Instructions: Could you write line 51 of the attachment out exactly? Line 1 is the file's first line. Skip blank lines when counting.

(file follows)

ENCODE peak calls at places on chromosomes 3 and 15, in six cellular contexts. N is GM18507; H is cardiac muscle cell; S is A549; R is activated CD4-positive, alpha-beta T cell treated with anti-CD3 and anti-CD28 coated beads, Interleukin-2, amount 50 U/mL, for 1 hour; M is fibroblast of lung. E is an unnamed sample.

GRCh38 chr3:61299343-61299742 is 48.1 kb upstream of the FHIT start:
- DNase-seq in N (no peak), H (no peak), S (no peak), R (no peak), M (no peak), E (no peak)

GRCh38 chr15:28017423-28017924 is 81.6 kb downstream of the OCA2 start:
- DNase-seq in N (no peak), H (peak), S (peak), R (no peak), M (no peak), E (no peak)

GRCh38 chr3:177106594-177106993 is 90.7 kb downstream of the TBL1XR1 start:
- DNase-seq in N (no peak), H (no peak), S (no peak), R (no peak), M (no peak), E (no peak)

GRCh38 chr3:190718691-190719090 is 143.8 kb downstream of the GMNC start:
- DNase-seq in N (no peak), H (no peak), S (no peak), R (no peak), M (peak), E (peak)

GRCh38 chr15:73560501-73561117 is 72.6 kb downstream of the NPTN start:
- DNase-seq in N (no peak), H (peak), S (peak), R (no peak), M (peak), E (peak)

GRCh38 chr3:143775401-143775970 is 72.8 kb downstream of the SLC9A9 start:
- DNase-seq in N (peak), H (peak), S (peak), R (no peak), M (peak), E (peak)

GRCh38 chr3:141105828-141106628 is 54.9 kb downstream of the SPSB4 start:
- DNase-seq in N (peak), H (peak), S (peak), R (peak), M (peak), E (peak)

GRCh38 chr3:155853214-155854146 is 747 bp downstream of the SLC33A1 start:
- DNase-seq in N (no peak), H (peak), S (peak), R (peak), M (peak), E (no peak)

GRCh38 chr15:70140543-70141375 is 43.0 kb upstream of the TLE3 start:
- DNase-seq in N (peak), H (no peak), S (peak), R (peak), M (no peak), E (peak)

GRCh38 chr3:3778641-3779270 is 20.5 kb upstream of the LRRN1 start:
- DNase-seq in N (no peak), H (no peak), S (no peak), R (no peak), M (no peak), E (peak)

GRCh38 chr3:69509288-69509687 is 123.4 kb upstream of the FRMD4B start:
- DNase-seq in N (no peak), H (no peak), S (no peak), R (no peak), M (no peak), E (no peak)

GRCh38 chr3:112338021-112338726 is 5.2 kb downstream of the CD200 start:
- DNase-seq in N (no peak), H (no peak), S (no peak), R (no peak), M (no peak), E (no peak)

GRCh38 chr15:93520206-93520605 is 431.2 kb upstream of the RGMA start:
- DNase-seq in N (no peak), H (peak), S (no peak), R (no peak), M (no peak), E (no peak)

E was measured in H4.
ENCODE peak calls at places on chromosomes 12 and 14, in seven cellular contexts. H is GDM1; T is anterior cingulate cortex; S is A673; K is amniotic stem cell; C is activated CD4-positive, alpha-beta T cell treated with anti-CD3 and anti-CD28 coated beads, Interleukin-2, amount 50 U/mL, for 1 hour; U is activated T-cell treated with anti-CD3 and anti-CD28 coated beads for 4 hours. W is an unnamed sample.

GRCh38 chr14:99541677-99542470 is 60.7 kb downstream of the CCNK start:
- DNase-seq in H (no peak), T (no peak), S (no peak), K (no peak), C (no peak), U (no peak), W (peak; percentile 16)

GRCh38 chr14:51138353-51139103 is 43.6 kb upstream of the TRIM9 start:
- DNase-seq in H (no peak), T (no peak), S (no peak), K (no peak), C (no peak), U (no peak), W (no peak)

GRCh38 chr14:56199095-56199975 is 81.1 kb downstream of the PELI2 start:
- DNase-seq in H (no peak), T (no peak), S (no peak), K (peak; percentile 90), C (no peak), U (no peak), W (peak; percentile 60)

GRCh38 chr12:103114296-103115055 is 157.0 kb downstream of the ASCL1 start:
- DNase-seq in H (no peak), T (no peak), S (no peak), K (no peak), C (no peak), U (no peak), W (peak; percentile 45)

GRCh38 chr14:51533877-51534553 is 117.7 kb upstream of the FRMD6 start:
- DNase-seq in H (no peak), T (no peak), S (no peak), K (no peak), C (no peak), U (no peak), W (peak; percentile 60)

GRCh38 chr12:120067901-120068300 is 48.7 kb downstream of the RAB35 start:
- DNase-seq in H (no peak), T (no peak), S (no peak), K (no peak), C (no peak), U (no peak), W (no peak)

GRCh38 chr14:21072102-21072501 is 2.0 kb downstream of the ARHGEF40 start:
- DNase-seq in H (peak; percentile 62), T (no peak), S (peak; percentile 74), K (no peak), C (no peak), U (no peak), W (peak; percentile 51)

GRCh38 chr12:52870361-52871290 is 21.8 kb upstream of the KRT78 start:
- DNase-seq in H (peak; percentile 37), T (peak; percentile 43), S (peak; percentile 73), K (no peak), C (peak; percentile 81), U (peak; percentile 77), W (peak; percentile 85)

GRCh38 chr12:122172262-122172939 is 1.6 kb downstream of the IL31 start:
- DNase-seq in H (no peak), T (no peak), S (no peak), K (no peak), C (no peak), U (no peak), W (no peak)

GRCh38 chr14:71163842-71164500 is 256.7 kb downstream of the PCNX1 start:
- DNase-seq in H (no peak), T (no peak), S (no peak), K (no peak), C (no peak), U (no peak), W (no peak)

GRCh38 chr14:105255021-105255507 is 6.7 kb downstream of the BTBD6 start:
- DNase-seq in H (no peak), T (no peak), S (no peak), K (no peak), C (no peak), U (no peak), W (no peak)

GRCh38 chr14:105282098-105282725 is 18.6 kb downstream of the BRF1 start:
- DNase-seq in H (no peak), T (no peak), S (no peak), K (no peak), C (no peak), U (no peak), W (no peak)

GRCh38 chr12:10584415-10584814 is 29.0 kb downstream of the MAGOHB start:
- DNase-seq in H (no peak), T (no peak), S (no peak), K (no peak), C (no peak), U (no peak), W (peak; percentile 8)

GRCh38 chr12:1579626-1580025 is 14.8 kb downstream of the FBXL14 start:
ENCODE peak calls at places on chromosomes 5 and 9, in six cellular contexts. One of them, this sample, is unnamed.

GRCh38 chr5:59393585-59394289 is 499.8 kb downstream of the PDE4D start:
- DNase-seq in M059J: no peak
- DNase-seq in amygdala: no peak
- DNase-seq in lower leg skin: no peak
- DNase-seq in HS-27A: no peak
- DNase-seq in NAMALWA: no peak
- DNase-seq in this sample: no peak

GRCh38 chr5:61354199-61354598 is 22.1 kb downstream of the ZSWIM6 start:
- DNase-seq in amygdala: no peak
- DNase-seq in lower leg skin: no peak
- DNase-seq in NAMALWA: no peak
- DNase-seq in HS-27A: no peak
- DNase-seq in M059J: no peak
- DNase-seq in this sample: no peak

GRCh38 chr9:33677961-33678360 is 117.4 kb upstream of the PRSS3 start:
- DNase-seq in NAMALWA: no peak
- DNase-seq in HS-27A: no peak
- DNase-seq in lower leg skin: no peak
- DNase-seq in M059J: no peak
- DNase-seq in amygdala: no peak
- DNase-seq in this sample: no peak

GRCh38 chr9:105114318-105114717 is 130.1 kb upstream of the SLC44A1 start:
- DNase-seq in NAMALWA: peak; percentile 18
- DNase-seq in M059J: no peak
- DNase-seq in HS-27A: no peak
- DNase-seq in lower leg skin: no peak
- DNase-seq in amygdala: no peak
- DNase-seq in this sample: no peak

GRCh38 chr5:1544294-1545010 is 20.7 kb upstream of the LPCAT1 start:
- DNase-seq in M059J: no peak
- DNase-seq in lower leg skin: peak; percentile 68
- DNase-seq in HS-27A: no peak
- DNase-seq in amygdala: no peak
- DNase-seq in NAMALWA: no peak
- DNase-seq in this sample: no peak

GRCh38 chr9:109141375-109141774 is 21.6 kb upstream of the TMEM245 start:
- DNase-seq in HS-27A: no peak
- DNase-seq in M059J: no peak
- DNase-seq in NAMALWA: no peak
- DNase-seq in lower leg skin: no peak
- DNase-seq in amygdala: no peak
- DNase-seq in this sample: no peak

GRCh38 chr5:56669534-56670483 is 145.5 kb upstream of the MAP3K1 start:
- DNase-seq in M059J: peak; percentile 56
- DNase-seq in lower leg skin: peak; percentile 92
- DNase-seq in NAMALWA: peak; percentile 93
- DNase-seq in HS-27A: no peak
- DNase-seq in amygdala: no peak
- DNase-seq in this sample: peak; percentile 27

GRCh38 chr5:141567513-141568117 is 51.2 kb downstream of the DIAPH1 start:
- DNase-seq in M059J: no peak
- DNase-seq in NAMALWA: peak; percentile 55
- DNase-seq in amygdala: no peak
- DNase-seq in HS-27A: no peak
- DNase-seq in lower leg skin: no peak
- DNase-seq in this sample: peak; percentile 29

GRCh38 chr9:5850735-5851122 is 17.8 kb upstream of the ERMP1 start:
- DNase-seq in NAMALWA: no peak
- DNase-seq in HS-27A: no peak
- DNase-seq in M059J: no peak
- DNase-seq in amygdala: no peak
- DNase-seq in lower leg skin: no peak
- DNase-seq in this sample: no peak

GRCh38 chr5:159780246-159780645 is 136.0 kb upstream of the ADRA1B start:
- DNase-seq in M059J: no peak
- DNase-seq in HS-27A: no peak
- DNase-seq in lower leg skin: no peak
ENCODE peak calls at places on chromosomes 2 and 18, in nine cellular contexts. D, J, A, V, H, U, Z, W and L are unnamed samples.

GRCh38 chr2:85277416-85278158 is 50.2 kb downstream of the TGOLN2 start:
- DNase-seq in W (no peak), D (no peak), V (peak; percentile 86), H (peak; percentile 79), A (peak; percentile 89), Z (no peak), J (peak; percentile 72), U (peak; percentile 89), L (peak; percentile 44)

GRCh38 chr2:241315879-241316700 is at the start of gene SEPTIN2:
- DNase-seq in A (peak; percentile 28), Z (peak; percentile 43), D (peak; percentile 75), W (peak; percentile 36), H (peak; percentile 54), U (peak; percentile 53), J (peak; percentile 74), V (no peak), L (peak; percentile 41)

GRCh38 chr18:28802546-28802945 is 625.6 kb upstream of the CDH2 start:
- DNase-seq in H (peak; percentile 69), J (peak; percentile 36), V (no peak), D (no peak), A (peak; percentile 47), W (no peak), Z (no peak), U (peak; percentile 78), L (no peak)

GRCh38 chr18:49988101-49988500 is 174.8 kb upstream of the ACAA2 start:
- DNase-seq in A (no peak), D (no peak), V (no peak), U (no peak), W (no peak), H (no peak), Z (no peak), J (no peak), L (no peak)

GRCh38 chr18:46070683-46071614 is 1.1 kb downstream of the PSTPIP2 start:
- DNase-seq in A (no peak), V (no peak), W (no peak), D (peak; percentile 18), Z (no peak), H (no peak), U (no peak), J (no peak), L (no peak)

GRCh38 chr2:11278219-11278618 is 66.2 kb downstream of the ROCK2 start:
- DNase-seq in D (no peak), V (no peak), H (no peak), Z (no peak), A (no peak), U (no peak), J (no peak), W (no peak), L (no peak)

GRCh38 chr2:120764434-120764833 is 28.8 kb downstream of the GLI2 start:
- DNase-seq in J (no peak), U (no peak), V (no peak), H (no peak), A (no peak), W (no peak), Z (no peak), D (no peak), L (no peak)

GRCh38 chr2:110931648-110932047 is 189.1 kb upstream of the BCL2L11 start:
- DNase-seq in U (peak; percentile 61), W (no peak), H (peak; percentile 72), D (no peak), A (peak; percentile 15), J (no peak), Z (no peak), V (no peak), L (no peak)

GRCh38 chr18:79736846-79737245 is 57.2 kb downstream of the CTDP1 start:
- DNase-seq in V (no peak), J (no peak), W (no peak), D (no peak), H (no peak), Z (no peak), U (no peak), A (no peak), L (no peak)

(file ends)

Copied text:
- DNase-seq in H (no peak), T (no peak), S (no peak), K (no peak), C (no peak), U (no peak), W (no peak)